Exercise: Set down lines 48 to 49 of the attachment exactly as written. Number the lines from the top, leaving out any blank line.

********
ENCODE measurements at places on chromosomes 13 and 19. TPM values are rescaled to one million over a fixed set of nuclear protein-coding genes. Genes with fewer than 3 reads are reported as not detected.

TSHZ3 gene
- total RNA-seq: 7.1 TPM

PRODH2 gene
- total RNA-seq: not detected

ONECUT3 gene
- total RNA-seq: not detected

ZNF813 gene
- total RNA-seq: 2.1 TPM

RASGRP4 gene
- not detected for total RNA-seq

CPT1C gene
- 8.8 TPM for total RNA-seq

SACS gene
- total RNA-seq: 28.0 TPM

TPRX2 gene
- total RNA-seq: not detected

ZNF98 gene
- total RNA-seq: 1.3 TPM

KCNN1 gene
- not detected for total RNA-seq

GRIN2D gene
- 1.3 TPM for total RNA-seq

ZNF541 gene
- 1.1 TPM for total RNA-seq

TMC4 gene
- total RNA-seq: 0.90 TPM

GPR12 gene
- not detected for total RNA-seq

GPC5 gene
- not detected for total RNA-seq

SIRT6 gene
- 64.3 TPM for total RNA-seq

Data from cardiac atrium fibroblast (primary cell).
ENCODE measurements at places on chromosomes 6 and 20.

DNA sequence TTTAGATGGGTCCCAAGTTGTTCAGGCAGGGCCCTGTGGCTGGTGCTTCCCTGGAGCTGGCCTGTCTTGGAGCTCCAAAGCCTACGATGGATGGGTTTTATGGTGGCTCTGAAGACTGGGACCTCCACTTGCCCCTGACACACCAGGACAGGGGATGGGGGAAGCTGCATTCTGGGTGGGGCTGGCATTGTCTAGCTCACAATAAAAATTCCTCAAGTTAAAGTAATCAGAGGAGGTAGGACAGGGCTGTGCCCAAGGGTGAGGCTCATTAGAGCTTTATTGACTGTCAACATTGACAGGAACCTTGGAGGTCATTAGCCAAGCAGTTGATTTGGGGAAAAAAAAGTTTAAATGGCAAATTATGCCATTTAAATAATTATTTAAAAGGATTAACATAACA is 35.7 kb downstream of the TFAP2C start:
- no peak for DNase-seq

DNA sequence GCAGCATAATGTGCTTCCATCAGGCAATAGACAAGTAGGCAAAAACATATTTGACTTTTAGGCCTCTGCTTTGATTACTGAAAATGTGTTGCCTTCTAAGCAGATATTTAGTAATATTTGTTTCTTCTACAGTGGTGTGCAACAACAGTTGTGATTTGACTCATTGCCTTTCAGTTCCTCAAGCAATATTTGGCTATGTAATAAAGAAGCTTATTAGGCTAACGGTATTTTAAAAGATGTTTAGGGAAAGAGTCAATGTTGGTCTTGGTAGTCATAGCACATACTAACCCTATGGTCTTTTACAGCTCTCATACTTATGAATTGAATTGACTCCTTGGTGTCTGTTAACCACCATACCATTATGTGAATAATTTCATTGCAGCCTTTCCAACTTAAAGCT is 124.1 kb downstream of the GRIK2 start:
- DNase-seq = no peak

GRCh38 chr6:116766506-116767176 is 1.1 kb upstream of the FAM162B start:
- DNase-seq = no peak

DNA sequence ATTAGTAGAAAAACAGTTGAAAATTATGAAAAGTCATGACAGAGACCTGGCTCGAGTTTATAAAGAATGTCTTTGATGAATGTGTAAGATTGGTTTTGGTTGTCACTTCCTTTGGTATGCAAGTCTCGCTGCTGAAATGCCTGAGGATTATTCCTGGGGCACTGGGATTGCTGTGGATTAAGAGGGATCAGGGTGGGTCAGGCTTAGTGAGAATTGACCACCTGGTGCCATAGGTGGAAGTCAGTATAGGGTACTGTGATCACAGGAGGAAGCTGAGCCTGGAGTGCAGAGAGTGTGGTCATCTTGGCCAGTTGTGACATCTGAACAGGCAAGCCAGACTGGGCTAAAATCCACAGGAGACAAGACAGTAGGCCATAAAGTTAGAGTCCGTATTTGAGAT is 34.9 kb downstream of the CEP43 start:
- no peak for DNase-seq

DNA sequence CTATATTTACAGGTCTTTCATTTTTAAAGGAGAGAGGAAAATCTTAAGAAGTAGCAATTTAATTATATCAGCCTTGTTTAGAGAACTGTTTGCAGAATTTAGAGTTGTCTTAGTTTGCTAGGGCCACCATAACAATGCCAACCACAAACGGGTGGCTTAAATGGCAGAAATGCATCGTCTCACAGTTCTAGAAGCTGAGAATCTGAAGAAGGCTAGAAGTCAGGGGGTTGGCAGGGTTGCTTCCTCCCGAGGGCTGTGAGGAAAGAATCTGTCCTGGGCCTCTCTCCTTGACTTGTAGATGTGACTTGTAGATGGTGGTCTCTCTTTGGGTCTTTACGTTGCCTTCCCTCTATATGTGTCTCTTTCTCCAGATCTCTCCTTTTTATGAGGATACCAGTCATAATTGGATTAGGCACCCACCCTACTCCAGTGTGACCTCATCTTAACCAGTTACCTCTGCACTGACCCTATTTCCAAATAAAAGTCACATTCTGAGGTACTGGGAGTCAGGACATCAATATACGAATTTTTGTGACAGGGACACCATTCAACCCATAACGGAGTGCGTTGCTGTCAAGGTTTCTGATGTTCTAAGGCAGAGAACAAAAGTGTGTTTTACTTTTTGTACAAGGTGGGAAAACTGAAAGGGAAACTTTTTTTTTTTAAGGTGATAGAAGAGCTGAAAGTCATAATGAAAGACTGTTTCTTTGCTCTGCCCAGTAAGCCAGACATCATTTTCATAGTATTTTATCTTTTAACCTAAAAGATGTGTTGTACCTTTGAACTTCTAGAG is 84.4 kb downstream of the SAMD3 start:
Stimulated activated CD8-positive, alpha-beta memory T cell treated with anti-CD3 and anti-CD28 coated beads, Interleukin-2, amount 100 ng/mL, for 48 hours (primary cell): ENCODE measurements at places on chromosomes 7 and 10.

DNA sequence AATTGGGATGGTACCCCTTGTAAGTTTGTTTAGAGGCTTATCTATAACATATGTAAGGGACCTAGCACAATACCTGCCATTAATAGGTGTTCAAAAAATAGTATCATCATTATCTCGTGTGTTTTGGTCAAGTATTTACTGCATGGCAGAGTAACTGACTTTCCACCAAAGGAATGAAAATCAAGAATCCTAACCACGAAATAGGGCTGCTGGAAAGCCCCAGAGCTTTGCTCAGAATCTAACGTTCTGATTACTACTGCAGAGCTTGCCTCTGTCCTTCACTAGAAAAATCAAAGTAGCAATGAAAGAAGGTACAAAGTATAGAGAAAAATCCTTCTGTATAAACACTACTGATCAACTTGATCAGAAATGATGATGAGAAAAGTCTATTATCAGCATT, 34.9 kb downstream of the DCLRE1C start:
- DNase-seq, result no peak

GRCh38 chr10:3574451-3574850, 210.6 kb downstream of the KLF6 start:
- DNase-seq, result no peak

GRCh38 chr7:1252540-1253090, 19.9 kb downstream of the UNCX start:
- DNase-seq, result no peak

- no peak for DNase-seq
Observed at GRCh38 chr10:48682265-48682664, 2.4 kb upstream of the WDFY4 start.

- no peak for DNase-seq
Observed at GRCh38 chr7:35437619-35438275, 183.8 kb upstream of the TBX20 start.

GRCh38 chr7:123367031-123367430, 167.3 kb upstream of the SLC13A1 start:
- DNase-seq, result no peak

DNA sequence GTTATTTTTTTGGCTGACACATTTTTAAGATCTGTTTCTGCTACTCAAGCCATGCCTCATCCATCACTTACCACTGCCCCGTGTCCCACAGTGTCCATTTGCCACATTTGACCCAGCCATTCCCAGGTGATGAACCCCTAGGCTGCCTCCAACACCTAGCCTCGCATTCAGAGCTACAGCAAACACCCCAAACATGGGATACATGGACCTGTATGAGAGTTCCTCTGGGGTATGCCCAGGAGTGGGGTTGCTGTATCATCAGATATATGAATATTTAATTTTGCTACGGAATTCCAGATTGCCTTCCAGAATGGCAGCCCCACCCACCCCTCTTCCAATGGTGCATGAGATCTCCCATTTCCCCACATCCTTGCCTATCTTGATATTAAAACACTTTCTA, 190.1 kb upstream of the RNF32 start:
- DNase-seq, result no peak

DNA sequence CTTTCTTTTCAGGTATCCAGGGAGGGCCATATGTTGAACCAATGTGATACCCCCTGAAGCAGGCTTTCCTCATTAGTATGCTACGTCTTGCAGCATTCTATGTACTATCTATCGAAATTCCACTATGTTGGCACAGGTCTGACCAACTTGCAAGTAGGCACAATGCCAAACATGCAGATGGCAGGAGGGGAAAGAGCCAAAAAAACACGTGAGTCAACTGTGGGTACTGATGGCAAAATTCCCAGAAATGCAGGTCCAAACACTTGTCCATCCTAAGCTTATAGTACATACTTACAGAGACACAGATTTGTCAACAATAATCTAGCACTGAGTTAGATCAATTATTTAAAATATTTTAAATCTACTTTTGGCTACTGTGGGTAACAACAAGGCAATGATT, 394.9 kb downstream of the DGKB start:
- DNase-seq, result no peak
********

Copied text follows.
GRCh38 chr10:3574451-3574850, 210.6 kb downstream of the KLF6 start:
- DNase-seq, result no peak